Right now, Portland is the largest non-fluoridated metro area in the country and voters will be deciding whether to allow the city to start adding fluoride to their water.
Ballots go out on May 3 and the issue has families lining up on both sides.
Leah Johnson is the mother of two sons, Gabe, age 10, and Quinn, age 11. She said both boys regularly brush and floss. Yet they have had cavities, crowns, and even a failed root canal.
“It was very difficult for (Quinn) to go through that and me as a mother to watch him go through that,” said Johnson. “It was extremely traumatic.”
Johnson is convinced that fluoride in Portland’s drinking water would save her kids’ teeth.
“I have 12 cavities, so apparently it wasn’t very good for me,” said Kim Kaminski, a mother of two and chair of the anti-fluoride group Clean Water Portland. Kaminski grew up in a fluoridated area of the country.
“We are already way overexposed,” said Kaminski. “Our kids don’t need more chemicals.”
Fluoride does occur naturally in water. At the Bull Run Watershed, it measures .1 parts per million (PPM). But the U.S. Department of Health and Human Services identifies the optimal level in public water systems at .7 PPM.
That’s the proposal in Portland – to add barrels of fluorosilicic acid to the drinking water. It’s not the same as the pharmaceutical grade fluoride in your toothpaste, but the American Dental Association contends fluoridated drinking water can reduce tooth decay by an additional 20 to 40%.
Some dentists, though, disagree.
“You might want to put it on your teeth to prevent tooth decay, but you really don’t want to ingest it because of the toxic consequences of ingesting fluoride,” said Dr. Jay Levy, a Portland dentist who’s been practicing for 30 years.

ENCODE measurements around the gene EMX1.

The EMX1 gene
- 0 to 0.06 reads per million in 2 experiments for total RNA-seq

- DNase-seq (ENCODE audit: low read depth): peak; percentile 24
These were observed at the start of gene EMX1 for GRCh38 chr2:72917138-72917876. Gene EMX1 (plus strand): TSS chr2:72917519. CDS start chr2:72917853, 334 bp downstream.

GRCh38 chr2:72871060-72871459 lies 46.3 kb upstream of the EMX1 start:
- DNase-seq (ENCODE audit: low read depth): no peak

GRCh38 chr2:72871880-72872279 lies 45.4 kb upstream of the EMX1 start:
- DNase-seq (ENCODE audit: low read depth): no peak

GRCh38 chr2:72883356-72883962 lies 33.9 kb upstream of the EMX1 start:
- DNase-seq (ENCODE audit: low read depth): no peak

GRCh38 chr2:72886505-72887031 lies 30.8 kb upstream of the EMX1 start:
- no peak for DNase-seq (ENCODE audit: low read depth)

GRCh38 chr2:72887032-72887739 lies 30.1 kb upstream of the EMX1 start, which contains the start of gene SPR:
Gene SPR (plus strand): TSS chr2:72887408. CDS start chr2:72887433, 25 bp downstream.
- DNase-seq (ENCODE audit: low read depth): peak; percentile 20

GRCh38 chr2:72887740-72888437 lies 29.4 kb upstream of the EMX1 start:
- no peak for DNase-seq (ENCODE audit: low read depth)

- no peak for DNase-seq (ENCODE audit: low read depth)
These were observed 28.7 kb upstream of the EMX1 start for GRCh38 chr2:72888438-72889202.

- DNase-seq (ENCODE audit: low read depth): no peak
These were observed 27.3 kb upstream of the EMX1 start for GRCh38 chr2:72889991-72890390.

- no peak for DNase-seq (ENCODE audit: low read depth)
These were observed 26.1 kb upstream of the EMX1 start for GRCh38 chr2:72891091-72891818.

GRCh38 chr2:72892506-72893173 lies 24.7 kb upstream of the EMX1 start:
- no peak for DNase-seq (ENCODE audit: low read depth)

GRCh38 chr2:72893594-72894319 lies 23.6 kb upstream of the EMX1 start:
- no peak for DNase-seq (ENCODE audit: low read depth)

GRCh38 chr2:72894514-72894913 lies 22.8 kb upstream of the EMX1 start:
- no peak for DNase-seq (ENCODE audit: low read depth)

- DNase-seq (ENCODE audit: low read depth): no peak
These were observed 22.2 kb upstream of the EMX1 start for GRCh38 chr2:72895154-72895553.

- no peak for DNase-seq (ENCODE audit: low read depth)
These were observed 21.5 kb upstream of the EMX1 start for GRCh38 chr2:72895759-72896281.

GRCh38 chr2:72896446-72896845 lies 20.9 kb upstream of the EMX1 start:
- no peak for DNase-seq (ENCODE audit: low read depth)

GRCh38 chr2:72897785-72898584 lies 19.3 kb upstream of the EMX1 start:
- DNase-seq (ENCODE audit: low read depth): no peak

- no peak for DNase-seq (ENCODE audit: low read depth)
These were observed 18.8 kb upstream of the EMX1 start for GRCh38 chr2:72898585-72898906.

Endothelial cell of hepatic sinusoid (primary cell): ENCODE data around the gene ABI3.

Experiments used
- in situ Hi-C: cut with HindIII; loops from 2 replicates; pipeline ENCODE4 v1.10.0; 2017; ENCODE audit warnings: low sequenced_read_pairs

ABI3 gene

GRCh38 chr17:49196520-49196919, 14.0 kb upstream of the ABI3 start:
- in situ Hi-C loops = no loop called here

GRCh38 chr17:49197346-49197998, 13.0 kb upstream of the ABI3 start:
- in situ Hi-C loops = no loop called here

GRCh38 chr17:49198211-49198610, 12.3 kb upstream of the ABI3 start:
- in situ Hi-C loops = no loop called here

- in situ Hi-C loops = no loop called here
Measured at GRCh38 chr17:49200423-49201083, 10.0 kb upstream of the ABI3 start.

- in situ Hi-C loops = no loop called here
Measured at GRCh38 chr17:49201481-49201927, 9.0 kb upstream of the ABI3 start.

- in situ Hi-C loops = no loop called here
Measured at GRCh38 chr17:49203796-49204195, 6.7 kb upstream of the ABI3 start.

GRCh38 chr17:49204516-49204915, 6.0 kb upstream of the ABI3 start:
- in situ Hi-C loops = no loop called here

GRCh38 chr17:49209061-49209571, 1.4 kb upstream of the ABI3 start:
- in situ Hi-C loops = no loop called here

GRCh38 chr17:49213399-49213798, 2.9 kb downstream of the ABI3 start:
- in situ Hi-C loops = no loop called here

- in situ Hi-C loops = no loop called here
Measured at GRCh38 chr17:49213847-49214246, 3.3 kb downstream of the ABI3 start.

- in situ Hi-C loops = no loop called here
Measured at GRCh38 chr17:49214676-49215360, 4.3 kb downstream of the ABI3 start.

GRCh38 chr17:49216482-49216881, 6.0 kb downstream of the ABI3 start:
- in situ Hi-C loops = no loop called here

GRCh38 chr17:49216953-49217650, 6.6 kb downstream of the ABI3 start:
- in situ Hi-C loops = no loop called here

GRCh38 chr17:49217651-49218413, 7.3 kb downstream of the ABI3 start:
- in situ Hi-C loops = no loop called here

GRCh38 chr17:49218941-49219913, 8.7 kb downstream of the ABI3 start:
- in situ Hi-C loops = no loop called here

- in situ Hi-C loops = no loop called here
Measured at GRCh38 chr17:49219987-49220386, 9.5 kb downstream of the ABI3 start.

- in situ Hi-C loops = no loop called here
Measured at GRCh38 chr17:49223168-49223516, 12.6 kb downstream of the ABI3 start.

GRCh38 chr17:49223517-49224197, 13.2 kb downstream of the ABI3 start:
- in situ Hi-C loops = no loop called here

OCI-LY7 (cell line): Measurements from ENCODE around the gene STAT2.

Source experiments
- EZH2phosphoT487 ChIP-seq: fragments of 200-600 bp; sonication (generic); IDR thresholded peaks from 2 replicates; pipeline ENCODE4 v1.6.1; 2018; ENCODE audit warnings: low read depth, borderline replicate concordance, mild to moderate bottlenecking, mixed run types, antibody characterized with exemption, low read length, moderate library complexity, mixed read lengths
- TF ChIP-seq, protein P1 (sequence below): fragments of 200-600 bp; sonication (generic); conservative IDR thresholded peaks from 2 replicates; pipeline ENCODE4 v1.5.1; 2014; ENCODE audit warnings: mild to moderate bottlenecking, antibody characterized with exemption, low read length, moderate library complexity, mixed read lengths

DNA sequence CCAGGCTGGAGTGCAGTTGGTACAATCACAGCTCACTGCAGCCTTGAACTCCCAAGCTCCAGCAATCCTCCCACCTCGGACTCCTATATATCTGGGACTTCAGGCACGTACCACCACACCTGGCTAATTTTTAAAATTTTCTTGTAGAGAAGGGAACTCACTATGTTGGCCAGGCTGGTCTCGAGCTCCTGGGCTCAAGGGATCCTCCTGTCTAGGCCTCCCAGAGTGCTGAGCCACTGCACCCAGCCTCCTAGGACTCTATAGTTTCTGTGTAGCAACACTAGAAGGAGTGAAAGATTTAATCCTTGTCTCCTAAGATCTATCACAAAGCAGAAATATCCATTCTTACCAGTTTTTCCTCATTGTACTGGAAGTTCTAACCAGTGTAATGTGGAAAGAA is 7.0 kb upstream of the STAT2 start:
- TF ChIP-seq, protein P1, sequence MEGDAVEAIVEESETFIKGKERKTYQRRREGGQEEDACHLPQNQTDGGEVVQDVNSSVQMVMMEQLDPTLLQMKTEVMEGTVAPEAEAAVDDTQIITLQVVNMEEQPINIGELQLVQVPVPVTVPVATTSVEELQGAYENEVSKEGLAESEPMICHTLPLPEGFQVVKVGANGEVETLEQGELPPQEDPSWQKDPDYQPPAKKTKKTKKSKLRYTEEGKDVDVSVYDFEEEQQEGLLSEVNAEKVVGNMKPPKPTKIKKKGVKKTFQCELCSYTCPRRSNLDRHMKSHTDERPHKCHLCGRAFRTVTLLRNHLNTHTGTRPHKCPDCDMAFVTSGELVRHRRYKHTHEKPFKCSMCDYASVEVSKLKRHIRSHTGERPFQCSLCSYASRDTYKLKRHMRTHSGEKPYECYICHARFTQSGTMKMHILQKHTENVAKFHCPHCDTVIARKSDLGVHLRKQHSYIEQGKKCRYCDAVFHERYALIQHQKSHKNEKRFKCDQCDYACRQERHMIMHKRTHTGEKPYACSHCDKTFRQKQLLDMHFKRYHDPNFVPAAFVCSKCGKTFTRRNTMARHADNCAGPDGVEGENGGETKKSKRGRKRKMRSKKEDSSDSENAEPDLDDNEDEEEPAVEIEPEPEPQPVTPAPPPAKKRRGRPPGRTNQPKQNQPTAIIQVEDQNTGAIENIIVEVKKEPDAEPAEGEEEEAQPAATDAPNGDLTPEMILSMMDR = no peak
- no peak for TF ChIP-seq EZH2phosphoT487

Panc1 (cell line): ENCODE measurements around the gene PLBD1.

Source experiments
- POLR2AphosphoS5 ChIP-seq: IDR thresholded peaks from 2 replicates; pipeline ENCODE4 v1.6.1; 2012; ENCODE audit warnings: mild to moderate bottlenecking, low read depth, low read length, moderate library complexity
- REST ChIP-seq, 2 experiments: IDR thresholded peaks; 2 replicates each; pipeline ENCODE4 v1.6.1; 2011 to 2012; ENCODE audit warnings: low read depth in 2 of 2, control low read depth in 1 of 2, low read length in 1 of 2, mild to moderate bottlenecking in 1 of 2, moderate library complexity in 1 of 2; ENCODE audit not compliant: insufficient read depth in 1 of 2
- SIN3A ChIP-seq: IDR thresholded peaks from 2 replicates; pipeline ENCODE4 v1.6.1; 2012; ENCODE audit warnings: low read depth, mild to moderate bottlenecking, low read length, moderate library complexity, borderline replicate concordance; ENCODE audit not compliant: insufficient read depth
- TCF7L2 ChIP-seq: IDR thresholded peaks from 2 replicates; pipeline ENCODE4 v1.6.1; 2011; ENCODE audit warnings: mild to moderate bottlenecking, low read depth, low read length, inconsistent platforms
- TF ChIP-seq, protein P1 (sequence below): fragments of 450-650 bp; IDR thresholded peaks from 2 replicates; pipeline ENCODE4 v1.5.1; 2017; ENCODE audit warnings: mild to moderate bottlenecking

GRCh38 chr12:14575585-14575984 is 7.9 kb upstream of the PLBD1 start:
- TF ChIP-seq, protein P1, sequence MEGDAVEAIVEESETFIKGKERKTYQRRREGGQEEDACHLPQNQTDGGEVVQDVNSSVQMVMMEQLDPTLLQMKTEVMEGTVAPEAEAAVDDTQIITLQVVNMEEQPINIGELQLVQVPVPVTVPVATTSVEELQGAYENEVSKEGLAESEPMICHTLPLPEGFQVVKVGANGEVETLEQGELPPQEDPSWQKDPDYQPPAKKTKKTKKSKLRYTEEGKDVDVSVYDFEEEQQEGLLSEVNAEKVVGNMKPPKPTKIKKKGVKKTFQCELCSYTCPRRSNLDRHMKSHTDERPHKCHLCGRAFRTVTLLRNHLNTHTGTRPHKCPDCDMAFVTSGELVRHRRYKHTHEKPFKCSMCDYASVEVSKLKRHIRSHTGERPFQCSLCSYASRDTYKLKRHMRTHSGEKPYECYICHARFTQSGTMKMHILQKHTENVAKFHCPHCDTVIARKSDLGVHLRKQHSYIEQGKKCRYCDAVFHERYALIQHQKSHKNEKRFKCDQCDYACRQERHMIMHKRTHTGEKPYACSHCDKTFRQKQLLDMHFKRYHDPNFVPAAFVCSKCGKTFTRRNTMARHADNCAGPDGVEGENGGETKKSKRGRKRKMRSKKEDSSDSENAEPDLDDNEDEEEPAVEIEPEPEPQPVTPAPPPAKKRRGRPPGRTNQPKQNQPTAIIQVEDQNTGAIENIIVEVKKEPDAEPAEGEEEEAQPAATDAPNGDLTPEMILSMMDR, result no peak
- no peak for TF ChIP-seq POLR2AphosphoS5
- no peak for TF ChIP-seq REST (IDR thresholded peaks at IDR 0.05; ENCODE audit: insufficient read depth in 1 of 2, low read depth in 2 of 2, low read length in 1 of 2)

In his practice, Levy has seen over-fluoridation cause fluorosis, a white staining and pitting of the teeth. He said in severe cases, the damage is permanent.
“Sometimes (when) I take a dental scaler to that area, the tooth literally crumbles away under the force of a routine cleaning,” Levy explained.
But more troubling, Levy points to research, like a Harvard study that links fluoridated water to a rare bone cancer in young boys and another Harvard study that points to lowers IQ scores in kids in China, Mongolia and Iran and a 2006 National Academy of Sciences report on bone fractures.
Most of these studies look at fluoride levels well above the .7 PPM being proposed in Portland. But Levy cautions about accumulation of fluoride in the body from multiple sources, including drinking water, toothpaste, and food.
Dr. Philip Wu is a Portland pediatrician who works in the Kaiser Permanente Community Health department. He, too, has studied fluoridation and takes a different stance.
“You don’t exceed anything that comes close to a reasonable and appropriate level of fluoride consumption even given the presence of fluoride in other sources,” said Wu.
Wu does warn that babies younger than six months should not drink baby formula with fluoridated water; that at 250 times more fluoride than mother’s milk, it’s too much for their size.
But for everyone else, he strongly recommends fluoridation.
“Having fluoride in your drinking water adds an increment of about 25 to 30% of additional gain,” said Wu.
As for our Portland moms, neither is wavering.
“When there is something as simple as fluoride in the water, it just doesn’t make sense to me why we wouldn’t do that,” said Johnson.
“I think there are questions about safety,” said Kaminski. “And I think there are questions about effectiveness, and when there are questions, we need to err on the side of caution.”
If Portland voters approve fluoridation, they’ll pay about 61 cents per person per year. They’ll also pay a one-time setup fee of about $5 per resident.